“Black Ghost” Challenger sells for more than $1 million

Andrew Newton

On the afternoon of May 19, 2023, a legendary 1970 Dodge Challenger RT/SE rolled onto Mecum’s auction block in Indianapolis. 8 minutes and 14 seconds later, the hammer fell on the high bid of $975,000, just shy of the oft-predicted $1 million the car would go for. With Mecum’s 10 percent buyer’s premium, the final figure amounts to at least $1,072,500.

Why was it legendary? Because the car, equipped with a 426-cubic-inch V-8, a four-barrel carburetor and a four-speed manual transmission, would appear at night on Detroit’s Woodward Avenue, a strip famous for impromptu (and illegal) drag races. The Challenger took on all comers, rarely losing. Then the car would disappear.

The owner and his car never stopped by the local hamburger stand or any other street-racing gathering spots. Days could pass, and the car wouldn’t show. It was a ghost—a black ghost with an alligator vinyl roof and unassuming little hubcaps. Read the definitive history here.

In the late ’70s, the Black Ghost disappeared seemingly for good. However, it was sitting in the garage of the house owned by Godfrey Qualls, a Detroit police officer who likely would have lost his job had his bosses known he was the pilot of the treacherous Black Ghost. Hence the disappearing act.

Godfrey Qualls died in 2015. He left the Ghost to son Greg, who had no idea of car’s one-time notoriety as a Woodward Avenue terror. Greg—and the rest of the world—definitely know now. Thanks in part to the Hagerty Drivers Foundation, the Black Ghost’s story was circulated widely in 2020, culminating with its induction into the National Historic Vehicle Register in the Library of Congress.

Greg got the car running, making a point of leaving it absolutely stock, complete with nicks and parking-lot dents. “It’s an original, unrestored survivor, and it’s in driving condition,” he told Hagerty.com in January. “All I did was work on it in my dad’s garage to make it drivable and safe, because I wanted to drive my dad’s car.”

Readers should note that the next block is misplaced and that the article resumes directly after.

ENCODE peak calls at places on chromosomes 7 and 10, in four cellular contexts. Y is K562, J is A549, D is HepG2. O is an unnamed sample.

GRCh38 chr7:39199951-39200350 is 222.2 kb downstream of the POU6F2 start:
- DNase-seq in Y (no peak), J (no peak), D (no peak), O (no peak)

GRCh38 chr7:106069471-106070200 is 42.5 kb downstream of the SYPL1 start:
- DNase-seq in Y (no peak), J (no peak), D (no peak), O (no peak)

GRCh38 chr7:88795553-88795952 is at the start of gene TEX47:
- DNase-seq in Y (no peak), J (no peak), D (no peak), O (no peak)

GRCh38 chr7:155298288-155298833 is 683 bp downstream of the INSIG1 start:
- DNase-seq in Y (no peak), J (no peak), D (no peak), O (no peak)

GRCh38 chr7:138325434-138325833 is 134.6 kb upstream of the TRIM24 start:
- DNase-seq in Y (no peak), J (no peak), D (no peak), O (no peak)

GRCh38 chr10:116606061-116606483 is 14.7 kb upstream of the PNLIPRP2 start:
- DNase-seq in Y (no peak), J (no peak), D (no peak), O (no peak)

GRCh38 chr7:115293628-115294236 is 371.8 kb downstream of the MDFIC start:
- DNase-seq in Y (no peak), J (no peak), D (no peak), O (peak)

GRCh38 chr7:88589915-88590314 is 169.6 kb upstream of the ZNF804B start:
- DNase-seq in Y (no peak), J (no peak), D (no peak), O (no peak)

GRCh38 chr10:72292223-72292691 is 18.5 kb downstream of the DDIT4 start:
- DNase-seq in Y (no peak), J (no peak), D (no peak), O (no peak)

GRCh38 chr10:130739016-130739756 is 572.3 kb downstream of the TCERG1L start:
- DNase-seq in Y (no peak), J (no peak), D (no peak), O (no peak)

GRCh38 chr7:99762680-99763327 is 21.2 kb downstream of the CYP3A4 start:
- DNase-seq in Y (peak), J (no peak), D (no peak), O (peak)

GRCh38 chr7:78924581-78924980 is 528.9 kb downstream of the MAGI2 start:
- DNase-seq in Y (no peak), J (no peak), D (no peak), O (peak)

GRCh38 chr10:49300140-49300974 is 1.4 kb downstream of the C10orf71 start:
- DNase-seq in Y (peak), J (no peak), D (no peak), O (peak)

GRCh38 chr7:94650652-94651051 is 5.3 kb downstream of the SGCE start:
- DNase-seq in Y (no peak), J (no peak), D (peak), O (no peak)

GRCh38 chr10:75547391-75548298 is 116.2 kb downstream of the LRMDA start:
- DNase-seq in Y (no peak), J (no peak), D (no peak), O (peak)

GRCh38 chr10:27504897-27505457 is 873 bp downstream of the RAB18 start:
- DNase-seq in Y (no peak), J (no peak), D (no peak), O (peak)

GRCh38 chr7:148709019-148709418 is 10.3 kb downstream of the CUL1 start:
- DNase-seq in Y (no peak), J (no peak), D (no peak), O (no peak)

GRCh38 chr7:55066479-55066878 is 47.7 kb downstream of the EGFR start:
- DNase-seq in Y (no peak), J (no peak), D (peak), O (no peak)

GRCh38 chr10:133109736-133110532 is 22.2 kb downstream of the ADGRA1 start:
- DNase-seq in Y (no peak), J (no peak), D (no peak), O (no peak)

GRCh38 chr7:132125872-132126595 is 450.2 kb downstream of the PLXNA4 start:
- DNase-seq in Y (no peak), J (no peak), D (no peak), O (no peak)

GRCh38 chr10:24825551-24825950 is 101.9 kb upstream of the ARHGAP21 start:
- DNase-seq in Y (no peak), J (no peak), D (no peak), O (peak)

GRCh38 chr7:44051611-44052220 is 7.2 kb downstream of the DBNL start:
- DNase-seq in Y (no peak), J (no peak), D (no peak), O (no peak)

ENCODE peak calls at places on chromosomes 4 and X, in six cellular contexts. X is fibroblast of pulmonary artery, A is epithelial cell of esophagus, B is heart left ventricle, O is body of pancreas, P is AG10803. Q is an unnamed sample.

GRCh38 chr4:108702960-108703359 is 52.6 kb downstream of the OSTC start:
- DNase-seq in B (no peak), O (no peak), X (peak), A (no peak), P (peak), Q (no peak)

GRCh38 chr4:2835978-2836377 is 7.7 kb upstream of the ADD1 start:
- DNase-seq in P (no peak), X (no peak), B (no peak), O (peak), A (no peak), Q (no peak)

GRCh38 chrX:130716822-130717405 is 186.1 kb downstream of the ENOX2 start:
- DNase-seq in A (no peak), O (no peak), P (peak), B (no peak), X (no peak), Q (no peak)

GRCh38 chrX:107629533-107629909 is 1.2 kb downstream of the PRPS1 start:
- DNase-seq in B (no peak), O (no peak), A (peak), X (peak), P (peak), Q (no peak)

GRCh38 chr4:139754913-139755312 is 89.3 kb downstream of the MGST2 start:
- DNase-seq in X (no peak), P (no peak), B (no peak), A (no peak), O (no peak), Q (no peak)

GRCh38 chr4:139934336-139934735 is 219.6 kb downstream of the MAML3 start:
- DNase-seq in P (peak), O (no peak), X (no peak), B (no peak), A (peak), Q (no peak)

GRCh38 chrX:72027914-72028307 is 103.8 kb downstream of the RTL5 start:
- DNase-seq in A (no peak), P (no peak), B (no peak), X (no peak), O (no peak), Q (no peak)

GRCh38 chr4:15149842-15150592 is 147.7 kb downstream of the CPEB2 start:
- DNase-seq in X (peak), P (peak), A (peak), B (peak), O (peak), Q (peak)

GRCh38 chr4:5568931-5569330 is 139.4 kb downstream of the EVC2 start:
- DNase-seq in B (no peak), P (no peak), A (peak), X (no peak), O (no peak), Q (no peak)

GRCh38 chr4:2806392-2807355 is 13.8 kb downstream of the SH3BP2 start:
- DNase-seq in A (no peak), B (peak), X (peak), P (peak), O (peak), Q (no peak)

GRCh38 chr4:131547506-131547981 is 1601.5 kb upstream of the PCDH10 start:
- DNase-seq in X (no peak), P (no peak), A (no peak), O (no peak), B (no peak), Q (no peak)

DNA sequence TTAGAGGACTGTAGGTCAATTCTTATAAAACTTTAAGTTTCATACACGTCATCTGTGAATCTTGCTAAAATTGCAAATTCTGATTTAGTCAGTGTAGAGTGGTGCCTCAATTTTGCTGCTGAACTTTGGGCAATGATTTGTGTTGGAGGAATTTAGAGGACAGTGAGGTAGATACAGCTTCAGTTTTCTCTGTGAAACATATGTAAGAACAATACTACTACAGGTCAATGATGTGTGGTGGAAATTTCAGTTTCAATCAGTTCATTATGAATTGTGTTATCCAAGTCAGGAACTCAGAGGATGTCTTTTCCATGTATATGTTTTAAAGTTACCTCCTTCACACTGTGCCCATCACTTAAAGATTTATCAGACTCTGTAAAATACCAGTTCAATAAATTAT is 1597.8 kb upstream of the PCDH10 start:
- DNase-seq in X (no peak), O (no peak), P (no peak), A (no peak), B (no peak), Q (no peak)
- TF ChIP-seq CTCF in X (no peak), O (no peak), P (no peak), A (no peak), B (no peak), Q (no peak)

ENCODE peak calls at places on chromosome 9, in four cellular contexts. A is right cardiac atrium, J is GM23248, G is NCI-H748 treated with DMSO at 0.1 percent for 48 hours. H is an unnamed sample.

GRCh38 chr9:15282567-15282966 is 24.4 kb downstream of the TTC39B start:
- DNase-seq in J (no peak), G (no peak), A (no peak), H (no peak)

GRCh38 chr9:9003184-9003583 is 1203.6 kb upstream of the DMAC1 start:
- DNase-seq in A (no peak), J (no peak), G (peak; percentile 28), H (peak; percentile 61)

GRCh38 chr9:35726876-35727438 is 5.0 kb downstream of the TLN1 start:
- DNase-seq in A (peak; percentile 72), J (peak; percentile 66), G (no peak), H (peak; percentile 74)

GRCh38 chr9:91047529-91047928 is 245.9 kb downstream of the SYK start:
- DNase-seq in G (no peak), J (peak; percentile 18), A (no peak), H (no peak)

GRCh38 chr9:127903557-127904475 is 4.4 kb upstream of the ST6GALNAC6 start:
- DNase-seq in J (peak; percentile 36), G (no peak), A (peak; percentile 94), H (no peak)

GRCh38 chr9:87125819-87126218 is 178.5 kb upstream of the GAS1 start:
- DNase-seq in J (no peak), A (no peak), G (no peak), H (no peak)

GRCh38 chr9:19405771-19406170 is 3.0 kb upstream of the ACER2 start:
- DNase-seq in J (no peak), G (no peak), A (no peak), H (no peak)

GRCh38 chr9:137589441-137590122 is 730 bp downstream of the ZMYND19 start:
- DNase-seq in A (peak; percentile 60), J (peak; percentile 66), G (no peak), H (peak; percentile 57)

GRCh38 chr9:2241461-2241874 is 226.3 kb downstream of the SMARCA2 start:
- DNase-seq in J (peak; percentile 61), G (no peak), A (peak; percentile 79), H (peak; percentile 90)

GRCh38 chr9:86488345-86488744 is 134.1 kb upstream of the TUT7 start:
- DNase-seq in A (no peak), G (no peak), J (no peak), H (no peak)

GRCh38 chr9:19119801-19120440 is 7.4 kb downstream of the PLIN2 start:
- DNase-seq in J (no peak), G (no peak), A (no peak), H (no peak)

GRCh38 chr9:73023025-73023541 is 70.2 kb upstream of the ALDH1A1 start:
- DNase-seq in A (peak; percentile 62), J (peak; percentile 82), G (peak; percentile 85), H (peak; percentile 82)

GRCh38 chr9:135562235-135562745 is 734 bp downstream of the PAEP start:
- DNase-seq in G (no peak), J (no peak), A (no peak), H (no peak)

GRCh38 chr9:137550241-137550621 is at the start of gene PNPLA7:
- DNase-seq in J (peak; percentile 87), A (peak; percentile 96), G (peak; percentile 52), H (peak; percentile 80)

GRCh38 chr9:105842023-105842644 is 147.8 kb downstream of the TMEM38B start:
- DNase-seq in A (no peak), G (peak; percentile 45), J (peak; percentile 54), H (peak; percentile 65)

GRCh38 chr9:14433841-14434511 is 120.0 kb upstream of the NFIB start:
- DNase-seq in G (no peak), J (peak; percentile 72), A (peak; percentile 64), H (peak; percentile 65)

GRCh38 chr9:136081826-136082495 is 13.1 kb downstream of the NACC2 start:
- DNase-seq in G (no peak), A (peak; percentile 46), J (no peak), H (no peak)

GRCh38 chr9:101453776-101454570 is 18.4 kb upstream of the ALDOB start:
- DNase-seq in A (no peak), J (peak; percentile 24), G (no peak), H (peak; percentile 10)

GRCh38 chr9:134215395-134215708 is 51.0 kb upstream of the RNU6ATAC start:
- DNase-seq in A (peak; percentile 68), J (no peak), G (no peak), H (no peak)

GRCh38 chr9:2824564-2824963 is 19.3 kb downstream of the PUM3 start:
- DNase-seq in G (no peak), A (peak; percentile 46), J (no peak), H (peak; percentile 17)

When Greg, a cinematographer by trade, began to take the car to shows, he heard stories and more stories about his dad’s exploits. Until then, “I had no idea,” he said.

The Mecum auction announcers were counting down the cars to the Ghost—30 cars away, 10 cars away, “we are five cars away from the Black Ghost!” Though it was the hero of the afternoon, the Black Ghost kept good company amidst a lot of very collectible muscle cars. The car preceding it, a Craig Breedlove–prepared 1968 AMC Javelin, hammered for $68,000.

Then the lights dimmed, and blue spotlights—perhaps a tribute to Godfrey’s profession—panned the coliseum. Greg and his family appeared, and he spoke briefly about the car’s history. His son would be the one to drop the gavel, assuming the reserve was met—which, apparently, was $950,000. When the reserve came off, the bidding continued, ending at $975,000.

Many, including Greg himself, thought he would keep the Black Ghost forever. “The main reason is it’s a chance to help my family, to give them opportunities they may not have otherwise,” he told Hagerty. “And the timing is right, as it seems like we’re transitioning out of gas cars.

“Family, that’s the key to all this. And it’s something I think my Dad would be OK with. But I think it’s shocking a lot of people. It was a hard decision to make. My dad didn’t say don’t sell the car, he said just don’t give it away.”

Godfrey Qualls paid $5272.40, including the destination charge of $17. The car arrived on December 5, 1969; experts believe it is the only 1970 Challenger to exist with all of the options the car has.

Regardless of the final figure it sold for, it’s safe to say that Greg Qualls and his family didn’t take this step lightly. Their hope is that they will be much better off thanks to Godfrey’s comparatively modest investment in a new Dodge, more than fifty years ago.

“I’ll be sad to see it go,” Greg says. “But it’s time.”




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    Someone mentioned they never heard of it racing on Woodward. That’s because he hardly ever raced on Woodward. He mostly raced on Stecker St. in SW Detroit in an industrial area. GQ was no dummy. He knew he could easily get caught on Woodward Ave.

    It’s a nice cart with history. I would not have wanted to part with it if it was my dad’s car.

    This magnificent machine is the real McCoy owned a real life hero with an absolutely incredible story. Infinitely more interesting than a pretend movie car owned by a famous actor where everything, absolutely everthing, about the car and the actor are fake. This guy was the real King of Cool.

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